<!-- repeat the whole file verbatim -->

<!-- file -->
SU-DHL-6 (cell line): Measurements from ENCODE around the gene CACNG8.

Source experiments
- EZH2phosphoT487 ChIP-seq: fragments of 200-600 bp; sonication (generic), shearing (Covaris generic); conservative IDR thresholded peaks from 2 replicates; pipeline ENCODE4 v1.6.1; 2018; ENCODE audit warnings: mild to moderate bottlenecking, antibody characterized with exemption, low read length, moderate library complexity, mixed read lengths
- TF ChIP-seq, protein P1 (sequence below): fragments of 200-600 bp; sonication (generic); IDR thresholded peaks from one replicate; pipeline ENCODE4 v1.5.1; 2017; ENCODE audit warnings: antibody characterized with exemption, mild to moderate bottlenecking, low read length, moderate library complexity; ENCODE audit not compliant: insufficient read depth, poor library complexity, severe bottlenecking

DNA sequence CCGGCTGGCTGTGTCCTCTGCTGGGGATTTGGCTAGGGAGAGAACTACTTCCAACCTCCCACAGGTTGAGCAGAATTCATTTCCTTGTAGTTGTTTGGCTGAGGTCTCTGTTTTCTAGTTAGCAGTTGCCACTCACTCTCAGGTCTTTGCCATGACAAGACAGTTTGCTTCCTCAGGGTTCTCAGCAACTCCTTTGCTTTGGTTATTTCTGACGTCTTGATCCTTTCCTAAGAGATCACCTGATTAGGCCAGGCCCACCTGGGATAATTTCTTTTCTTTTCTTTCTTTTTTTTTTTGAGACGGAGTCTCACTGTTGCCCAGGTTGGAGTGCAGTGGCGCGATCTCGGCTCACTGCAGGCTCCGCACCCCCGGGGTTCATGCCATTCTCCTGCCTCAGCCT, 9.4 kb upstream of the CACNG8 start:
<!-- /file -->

SU-DHL-6 (cell line): Measurements from ENCODE around the gene CACNG8.

Source experiments
- EZH2phosphoT487 ChIP-seq: fragments of 200-600 bp; sonication (generic), shearing (Covaris generic); conservative IDR thresholded peaks from 2 replicates; pipeline ENCODE4 v1.6.1; 2018; ENCODE audit warnings: mild to moderate bottlenecking, antibody characterized with exemption, low read length, moderate library complexity, mixed read lengths
- TF ChIP-seq, protein P1 (sequence below): fragments of 200-600 bp; sonication (generic); IDR thresholded peaks from one replicate; pipeline ENCODE4 v1.5.1; 2017; ENCODE audit warnings: antibody characterized with exemption, mild to moderate bottlenecking, low read length, moderate library complexity; ENCODE audit not compliant: insufficient read depth, poor library complexity, severe bottlenecking

DNA sequence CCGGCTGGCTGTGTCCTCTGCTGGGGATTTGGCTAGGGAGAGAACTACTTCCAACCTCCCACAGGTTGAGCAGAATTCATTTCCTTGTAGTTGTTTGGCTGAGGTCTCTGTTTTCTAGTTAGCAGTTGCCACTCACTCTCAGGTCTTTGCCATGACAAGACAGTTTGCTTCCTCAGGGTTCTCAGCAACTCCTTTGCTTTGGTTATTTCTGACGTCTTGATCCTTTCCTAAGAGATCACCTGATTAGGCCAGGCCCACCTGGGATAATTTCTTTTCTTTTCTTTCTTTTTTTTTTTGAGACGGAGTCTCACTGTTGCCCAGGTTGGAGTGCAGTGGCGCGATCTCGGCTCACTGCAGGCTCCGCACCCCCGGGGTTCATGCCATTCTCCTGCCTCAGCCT, 9.4 kb upstream of the CACNG8 start: